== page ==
Dylan's guitar playing throughout the album is rough, but his picking is surprisingly nimble and the style suits the low key, down-home feel of the record, which conjures up images of Bob sitting on his front porch by the screen door, playing to no-one but his dogs and the crickets.  In actual fact it was recorded in the garage of his Malibu home, which although it had a lawnmower resting in one corner, was no doubt a much posher garage than yours or mine.

So far so good, eh?  Well yes, but Dylan has a habit of chucking a spanner in the works of a potentially great album, and here that spanner is his singing. Not his voice - it's nicely aged, and I'm comfortable with the nasal quality - but his actual singing, namely the lack of enunciation. With the type of music performed here the power lies primarily in the story, and if the words cannot be understood, this power is lost.  To my utter frustration he mumbles, mutters and slurs his way through the majority of the songs.  Listening under normal circumstances, i.e. in a quiet room on the big stereo, I can perhaps make out one word in five.  With headphones clamped into place, maybe one word in three is discernible to me.  I was only able to enjoy the account of love and betrayal that is Black Jack Davey, for instance, when I googled the lyrics, this Scottish border ballad only becoming a pleasure to listen to once I could read along about the lady of means forsaking her husband and child for the love of the blaggard Jack.  Without the lyrics in front of me as a guide, the album goes by in a bit of a homogenous blur.  I'm not looking for Joan Baez or Peter, Paul and Mary levels of clarity, but just enough to be able to sit back and enjoy the story without having to try to translate Bob's incoherent mumbling.  If Johnny Cash could manage to sing clearly with his weathered, often frail voice in his sixties, surely Dylan, in his early fifties at this point, could have too?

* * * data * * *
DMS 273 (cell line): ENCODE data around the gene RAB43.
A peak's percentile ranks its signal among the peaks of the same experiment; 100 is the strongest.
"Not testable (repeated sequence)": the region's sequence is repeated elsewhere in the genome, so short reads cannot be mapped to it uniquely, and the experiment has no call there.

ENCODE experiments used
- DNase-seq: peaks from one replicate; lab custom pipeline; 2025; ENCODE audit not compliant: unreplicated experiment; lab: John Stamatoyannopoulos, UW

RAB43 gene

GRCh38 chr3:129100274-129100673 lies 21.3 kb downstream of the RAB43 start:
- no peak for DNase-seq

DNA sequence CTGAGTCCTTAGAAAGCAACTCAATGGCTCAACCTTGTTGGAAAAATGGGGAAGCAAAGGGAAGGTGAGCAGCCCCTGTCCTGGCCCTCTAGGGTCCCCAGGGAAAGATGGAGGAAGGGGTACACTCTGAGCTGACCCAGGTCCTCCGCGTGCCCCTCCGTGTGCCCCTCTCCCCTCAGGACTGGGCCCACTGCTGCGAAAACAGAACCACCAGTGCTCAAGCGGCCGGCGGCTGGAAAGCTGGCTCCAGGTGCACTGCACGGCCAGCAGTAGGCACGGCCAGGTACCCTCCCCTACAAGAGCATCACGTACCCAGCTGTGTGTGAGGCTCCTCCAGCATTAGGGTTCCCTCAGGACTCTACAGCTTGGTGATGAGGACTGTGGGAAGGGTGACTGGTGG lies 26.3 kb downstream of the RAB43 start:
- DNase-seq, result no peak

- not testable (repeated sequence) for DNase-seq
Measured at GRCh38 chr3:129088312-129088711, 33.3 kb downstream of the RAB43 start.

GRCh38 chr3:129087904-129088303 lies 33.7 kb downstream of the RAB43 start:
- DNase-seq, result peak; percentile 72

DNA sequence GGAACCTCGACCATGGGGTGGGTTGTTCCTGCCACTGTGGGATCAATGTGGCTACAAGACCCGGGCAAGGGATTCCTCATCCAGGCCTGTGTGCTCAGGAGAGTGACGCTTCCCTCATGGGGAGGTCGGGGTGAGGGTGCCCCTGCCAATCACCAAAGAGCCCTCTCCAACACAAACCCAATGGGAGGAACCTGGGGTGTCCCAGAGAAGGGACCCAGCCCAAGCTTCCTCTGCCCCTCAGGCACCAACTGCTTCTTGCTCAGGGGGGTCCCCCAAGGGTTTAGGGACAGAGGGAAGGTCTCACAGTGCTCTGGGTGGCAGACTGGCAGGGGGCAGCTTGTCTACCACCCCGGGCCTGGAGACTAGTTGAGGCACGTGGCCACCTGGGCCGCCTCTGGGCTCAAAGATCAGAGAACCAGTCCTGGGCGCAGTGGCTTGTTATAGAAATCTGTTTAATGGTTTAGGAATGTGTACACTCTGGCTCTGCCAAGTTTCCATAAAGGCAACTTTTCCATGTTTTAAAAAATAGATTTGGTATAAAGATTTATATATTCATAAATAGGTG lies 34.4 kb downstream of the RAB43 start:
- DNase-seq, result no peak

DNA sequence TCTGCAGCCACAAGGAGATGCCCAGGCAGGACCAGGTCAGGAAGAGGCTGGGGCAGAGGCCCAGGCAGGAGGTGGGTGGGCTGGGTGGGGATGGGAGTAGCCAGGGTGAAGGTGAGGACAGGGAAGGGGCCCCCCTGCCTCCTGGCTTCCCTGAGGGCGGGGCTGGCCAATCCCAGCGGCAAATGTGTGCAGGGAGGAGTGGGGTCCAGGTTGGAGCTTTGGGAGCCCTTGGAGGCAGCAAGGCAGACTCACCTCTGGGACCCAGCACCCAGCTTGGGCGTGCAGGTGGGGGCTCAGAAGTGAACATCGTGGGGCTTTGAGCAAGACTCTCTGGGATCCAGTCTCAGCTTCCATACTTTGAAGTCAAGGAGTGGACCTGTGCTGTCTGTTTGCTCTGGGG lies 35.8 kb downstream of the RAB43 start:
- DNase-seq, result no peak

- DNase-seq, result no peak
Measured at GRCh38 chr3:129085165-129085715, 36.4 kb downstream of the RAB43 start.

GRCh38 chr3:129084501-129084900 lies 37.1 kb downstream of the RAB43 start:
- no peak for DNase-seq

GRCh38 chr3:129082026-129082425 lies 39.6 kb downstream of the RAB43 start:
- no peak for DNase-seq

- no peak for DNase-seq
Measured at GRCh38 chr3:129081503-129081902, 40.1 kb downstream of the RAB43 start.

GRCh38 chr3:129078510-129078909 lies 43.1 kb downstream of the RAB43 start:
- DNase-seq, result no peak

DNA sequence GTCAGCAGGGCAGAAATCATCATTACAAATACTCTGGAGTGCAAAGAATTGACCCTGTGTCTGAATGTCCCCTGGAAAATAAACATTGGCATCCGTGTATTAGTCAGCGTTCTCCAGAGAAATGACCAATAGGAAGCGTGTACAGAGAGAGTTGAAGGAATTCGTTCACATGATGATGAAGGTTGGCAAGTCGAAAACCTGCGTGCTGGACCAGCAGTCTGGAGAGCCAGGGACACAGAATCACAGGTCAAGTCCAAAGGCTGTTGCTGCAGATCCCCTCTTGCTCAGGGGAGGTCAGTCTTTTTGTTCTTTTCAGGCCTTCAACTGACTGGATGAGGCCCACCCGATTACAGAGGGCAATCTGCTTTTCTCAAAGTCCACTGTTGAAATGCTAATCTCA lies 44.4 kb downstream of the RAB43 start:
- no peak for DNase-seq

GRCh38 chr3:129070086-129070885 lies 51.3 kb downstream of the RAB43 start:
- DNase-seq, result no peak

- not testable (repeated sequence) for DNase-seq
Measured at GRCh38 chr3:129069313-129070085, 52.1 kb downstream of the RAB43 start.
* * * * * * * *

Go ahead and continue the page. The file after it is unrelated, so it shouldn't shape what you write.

Also, there are no particular highs or lows.  This may be because he felt very comfortable in his secluded recording studio (quite literally 'at home'), compared with his recollections of the ego-filled sessions for Under The Red Sky.  Another factor may be the little or no direction from friend and producer Debbie Gold, who is said to have used a "hands off" approach to her job.  Whatever the reason, nothing on here can be described as riveting - although Froggie Went A-Courtin' is rather ribbeting...

The album as a whole has a timeless quality, like it could be a field recording, and for this reason the blues covers work better as they don't have stories that require following.  The tone of the folk songs make for a pleasant listen, but their most engaging aspect is agonisingly lost in translation. I read that the sessions were recorded with no notes or lyrics sheets, so well did Dylan know these songs. If only he'd provided the listener with such materials, or preferably gone beyond levels of Adele-like articulation, Good As I Been To You would have been orders of magnitude more enjoyable.


*Miss The Mississippi from the Bromberg sessions can be found on Disc 2 of the Bootleg Series Vol. 8.  A further track appears on its hard-to-find and overpriced 3-disc set.